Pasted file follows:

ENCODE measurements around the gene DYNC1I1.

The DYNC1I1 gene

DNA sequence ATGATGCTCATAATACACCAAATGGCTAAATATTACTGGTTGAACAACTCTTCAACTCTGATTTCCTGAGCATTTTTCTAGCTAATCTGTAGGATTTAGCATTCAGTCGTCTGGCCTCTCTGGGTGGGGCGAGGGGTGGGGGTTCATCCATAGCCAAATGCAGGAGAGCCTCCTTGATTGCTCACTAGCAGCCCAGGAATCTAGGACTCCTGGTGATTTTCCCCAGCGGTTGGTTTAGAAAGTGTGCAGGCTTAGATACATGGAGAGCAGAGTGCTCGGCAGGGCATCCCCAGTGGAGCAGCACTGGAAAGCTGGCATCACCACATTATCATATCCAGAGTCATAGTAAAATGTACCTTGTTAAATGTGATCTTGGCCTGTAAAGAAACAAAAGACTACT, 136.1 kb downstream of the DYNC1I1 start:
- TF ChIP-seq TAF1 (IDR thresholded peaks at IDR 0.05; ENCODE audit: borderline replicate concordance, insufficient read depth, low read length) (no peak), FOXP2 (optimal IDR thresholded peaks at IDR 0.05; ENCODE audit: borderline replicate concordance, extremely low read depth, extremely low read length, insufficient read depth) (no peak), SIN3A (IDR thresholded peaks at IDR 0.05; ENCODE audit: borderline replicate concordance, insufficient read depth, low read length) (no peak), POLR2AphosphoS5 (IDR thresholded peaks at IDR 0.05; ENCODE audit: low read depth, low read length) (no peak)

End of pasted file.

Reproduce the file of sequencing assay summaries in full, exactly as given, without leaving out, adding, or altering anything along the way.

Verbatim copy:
ENCODE measurements around the gene DYNC1I1.

The DYNC1I1 gene

DNA sequence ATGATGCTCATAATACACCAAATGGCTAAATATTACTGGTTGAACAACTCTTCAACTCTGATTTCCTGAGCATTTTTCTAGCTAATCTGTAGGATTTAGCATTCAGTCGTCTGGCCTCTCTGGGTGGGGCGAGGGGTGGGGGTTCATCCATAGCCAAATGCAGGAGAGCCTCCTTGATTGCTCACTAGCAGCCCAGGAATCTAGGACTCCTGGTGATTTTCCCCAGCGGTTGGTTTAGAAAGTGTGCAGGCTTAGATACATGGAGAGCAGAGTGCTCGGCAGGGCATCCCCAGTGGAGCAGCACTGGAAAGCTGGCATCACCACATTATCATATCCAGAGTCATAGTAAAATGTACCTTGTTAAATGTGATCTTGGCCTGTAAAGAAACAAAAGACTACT, 136.1 kb downstream of the DYNC1I1 start:
- TF ChIP-seq TAF1 (IDR thresholded peaks at IDR 0.05; ENCODE audit: borderline replicate concordance, insufficient read depth, low read length) (no peak), FOXP2 (optimal IDR thresholded peaks at IDR 0.05; ENCODE audit: borderline replicate concordance, extremely low read depth, extremely low read length, insufficient read depth) (no peak), SIN3A (IDR thresholded peaks at IDR 0.05; ENCODE audit: borderline replicate concordance, insufficient read depth, low read length) (no peak), POLR2AphosphoS5 (IDR thresholded peaks at IDR 0.05; ENCODE audit: low read depth, low read length) (no peak)